US10489469B2 - Systems and methods for semantic keyword analysis for paid search - Google Patents

Systems and methods for semantic keyword analysis for paid search Download PDF

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US10489469B2
US10489469B2 US14/928,220 US201514928220A US10489469B2 US 10489469 B2 US10489469 B2 US 10489469B2 US 201514928220 A US201514928220 A US 201514928220A US 10489469 B2 US10489469 B2 US 10489469B2
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keywords
tool
content
algorithms
ensemble
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US20160125462A1 (en
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Richard Israel Mallah
Akos Lajos Balogh
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Informite Inc
Marketmuse Inc
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Marketmuse Inc
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    • G06QINFORMATION AND COMMUNICATION TECHNOLOGY [ICT] SPECIALLY ADAPTED FOR ADMINISTRATIVE, COMMERCIAL, FINANCIAL, MANAGERIAL OR SUPERVISORY PURPOSES; SYSTEMS OR METHODS SPECIALLY ADAPTED FOR ADMINISTRATIVE, COMMERCIAL, FINANCIAL, MANAGERIAL OR SUPERVISORY PURPOSES, NOT OTHERWISE PROVIDED FOR
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Definitions

  • This disclosure generally relates to systems and methods for keyword research and analysis, and in particular, to keyword research and analysis with respect to paid search optimization.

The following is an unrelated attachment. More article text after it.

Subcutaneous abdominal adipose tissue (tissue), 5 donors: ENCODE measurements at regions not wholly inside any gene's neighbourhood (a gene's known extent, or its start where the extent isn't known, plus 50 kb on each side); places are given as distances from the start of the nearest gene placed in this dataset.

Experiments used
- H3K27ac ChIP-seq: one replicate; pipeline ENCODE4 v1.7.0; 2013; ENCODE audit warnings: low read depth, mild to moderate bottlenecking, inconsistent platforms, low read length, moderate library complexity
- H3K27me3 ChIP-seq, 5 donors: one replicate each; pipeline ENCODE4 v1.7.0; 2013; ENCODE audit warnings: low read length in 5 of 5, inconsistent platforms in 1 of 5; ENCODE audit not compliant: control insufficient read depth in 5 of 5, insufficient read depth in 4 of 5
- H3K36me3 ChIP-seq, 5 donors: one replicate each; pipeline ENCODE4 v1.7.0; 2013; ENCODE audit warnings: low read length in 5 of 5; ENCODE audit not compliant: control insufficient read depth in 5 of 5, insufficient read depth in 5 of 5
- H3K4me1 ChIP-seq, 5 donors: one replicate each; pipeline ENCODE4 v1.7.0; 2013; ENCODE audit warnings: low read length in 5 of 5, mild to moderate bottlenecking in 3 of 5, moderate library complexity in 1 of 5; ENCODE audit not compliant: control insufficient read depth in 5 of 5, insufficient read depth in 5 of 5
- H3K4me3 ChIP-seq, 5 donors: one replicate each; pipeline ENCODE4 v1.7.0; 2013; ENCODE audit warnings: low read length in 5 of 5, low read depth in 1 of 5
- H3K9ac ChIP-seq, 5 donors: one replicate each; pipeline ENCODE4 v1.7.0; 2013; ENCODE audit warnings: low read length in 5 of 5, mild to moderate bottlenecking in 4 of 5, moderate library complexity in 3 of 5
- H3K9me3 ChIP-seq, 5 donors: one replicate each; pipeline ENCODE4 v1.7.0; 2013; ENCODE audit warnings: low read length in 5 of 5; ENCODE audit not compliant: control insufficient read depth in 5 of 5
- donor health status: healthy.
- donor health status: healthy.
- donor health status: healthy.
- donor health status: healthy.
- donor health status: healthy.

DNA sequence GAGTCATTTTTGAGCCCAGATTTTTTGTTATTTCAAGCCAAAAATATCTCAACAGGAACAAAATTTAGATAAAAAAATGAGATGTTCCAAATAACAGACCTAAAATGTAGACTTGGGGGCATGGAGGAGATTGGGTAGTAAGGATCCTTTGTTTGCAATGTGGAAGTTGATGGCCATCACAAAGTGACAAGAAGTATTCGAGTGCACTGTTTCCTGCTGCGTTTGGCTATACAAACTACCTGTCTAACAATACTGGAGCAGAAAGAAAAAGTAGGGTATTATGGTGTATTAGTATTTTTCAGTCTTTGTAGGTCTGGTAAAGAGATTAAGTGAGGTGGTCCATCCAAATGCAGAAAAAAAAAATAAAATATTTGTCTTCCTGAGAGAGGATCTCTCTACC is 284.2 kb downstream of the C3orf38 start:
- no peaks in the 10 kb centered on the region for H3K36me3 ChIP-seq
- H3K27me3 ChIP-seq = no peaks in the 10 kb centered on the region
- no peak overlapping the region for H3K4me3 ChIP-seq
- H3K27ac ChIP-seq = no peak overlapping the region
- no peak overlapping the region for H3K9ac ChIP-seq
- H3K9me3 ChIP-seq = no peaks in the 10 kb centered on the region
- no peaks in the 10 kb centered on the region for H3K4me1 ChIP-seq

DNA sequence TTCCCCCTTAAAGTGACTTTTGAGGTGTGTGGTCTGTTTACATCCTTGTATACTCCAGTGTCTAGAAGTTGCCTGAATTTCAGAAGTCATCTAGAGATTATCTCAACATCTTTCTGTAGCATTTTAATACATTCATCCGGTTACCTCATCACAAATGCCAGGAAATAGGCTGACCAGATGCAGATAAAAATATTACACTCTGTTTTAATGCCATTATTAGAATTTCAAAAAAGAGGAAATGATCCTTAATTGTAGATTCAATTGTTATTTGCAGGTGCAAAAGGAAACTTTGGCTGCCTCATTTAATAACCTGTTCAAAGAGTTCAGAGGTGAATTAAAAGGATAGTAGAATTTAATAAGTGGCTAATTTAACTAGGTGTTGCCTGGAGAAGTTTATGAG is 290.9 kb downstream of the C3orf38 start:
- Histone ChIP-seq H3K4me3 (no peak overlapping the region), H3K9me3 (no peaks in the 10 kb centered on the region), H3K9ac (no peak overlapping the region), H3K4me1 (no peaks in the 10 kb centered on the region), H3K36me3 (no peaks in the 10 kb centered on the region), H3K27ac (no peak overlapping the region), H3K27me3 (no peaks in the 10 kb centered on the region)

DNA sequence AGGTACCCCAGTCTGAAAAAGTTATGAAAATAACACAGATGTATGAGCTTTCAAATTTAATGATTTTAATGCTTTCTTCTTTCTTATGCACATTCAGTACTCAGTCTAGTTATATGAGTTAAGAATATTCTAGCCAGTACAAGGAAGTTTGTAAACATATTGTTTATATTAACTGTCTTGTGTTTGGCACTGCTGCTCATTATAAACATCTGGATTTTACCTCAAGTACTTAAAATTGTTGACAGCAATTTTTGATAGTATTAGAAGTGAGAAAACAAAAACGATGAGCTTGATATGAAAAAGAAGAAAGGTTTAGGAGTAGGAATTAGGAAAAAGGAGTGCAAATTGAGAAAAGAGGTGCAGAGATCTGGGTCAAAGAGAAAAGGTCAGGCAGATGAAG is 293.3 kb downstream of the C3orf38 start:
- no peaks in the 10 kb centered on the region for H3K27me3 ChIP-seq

• search engine optimization entails considerations of how search engines work, what people search for, how people search (e.g., what terms people use to search for various topics), and the like.
  • owners of web pages may also attempt to optimize the effectiveness of targeting advertisements towards users of social media (e.g., optimizing targeting based on keywords used by users of social media).
  • owners of websites may attempt to manually research keywords typically related to topics of their websites, and attempt to utilize these manually researched keywords in their targeted internet advertising.
  • such methods may be cumbersome, time-consuming, and provide minimal beneficial effect for web visibility.
  • the present solution provides a new tool for keyword research and analysis for optimization of paid searches.
  • Various embodiments of the tool provide an efficient and user-friendly mechanism for identifying recommended keywords that may replace or supplement existing keywords associated with a user's paid searches.
  • a method for generating from one or more keywords a list of recommended keywords for using in paid search advertising includes identifying, via a tool, one or more keywords to be used in a paid search advertising campaign at an identified website.
  • the method may further include acquiring, by a crawler, content from a plurality of different web content sources via one or more networks.
  • the method may also include applying, by the tool, to the acquired content an ensemble of one or more key phrase extraction algorithms, one or more graph analyses algorithms and one or more natural language processing algorithms to identify a set of semantically relevant keywords ranked by a relevance score.
  • the method may further include generating, by the tool from the set of semantically relevant keywords, a knowledge graph of recommended keywords to replace or supplement the one of more keywords.
  • the method may further include outputting, by the tool based at least partially on the knowledge graph, an enumerated list of recommended keywords to one of replace or supplement the one or more keywords to be used for the paid search advertising campaign at the identified website.
  • the method further includes receiving, by the tool, the one or more keywords from the identified website.
  • the method further includes acquiring, by the crawler, content from the identified website.